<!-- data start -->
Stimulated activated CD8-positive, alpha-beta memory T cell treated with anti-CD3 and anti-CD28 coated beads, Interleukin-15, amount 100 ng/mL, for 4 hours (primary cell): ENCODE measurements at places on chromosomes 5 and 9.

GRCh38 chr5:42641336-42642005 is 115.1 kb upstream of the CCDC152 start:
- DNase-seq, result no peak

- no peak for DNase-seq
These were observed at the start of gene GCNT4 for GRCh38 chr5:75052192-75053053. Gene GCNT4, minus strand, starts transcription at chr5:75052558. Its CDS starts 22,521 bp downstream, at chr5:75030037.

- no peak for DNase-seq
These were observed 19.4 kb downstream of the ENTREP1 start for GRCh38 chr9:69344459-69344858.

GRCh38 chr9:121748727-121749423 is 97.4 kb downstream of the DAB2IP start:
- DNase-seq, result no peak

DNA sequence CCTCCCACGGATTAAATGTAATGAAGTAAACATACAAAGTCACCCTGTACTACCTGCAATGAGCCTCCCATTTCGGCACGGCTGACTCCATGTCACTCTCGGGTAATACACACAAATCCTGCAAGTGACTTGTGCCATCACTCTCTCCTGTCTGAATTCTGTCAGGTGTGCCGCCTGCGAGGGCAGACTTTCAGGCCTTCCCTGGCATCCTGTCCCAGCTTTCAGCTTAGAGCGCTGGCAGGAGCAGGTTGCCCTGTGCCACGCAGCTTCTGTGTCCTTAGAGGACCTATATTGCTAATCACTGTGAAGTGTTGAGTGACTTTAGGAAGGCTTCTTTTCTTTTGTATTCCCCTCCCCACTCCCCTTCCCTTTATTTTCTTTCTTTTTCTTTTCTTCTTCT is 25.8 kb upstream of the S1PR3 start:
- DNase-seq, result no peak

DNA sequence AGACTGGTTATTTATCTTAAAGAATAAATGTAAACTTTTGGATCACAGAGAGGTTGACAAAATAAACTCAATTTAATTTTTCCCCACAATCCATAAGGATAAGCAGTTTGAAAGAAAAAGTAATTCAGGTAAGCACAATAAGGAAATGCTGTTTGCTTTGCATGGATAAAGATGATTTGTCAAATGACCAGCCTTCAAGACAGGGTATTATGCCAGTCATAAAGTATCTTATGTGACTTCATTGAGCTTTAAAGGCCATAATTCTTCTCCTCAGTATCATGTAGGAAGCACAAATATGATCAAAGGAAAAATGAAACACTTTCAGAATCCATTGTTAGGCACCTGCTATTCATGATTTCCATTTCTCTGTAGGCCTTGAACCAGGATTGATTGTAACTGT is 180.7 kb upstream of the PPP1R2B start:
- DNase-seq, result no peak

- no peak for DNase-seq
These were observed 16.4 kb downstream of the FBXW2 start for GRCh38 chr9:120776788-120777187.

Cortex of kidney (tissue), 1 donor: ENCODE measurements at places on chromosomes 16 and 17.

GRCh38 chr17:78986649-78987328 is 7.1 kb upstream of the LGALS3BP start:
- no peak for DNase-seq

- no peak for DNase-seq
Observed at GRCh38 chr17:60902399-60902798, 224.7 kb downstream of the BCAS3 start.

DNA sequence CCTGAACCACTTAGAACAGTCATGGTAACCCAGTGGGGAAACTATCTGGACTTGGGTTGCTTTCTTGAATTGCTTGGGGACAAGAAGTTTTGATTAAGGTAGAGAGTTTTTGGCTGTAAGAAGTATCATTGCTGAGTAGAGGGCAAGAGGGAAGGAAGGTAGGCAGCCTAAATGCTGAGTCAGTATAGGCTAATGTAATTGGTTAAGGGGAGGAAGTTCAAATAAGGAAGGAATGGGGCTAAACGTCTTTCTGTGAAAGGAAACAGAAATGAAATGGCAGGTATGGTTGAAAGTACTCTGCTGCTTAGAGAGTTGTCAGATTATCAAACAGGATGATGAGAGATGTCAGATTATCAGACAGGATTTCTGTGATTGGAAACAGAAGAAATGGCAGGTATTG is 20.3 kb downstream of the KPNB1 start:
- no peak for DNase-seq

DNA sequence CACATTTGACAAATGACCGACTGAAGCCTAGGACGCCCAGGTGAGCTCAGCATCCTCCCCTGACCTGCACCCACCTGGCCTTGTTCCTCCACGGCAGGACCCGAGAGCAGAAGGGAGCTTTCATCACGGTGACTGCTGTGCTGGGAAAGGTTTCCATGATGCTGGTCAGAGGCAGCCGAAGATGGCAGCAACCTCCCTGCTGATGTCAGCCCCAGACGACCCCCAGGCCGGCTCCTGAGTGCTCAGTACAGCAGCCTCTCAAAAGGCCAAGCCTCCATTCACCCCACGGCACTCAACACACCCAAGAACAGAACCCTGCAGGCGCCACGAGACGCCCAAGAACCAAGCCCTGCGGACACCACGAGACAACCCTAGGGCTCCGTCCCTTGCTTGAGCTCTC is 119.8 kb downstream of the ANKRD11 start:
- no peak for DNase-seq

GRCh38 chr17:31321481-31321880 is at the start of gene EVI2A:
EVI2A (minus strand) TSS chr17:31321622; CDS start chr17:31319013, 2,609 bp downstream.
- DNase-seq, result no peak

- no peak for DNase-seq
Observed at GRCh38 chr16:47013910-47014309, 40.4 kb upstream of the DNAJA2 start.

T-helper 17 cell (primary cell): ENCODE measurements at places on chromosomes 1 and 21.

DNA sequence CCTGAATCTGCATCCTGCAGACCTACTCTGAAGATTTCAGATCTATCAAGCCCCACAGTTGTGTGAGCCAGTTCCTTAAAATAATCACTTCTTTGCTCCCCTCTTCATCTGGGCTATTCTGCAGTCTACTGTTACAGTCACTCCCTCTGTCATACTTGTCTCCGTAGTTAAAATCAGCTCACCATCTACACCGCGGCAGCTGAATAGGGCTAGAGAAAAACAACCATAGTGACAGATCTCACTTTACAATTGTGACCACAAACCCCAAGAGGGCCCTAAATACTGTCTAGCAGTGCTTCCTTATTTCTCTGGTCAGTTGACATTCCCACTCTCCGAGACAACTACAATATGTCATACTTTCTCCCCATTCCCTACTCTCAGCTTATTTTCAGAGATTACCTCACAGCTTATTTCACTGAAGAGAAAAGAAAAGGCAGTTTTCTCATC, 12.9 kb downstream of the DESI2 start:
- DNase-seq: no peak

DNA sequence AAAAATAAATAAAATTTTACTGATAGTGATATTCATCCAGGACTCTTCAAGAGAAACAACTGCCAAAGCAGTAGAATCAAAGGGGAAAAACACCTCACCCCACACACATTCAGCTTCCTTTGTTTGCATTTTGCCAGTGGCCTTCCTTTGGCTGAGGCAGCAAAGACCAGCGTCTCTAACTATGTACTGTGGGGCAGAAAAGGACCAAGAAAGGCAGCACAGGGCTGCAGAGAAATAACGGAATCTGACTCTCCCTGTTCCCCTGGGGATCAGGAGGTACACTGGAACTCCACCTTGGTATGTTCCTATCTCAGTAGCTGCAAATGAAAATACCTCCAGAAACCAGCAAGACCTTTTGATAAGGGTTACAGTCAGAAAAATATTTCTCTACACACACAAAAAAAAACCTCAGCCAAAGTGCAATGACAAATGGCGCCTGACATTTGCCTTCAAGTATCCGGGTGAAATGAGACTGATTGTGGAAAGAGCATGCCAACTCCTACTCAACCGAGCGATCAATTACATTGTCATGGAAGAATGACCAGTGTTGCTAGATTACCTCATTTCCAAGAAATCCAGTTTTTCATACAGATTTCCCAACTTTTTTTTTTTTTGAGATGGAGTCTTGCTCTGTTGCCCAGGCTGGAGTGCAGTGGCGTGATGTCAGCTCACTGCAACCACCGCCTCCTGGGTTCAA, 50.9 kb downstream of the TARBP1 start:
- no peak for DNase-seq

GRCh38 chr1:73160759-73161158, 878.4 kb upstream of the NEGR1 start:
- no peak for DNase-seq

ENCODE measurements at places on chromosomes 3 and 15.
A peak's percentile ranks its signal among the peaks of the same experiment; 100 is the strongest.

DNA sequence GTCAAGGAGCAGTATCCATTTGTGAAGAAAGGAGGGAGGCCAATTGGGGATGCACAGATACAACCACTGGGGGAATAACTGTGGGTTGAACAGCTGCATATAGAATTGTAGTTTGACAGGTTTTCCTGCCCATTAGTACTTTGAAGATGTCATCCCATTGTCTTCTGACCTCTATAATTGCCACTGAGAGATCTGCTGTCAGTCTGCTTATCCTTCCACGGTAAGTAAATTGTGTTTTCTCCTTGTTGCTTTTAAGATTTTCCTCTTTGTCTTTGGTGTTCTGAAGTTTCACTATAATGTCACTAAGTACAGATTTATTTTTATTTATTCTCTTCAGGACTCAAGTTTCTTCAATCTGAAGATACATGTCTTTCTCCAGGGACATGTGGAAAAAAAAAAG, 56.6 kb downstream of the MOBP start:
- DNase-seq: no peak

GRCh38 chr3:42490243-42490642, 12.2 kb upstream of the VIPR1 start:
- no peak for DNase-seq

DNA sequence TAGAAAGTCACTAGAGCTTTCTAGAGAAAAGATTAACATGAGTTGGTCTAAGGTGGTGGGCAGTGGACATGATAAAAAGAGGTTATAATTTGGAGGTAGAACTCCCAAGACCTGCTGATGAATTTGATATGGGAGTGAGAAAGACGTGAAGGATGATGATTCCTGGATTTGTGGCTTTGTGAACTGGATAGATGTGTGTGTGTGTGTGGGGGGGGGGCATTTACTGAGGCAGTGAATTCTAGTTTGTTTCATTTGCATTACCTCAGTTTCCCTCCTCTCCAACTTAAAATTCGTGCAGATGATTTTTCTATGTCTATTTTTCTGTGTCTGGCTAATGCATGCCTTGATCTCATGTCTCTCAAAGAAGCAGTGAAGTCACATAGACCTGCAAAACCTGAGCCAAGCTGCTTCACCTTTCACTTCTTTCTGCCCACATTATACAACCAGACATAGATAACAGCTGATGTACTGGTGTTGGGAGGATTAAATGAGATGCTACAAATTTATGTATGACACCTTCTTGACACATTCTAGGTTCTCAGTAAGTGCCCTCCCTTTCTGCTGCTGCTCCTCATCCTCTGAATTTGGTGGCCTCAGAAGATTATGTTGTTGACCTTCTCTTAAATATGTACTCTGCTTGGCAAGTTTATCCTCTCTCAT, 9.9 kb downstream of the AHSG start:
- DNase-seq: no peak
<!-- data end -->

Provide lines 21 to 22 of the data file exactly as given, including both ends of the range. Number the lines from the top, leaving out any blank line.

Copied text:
DNA sequence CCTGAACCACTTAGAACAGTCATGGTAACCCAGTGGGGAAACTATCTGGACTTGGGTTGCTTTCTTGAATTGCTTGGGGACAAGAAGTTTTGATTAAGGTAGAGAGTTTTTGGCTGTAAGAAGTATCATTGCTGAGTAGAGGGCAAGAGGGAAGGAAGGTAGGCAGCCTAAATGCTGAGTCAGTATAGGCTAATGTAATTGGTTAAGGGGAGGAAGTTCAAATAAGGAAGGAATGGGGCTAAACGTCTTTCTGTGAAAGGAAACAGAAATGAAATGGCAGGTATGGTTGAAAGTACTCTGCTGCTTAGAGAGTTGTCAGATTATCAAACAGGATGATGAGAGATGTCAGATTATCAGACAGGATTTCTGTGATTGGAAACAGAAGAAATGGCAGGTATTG is 20.3 kb downstream of the KPNB1 start:
- no peak for DNase-seq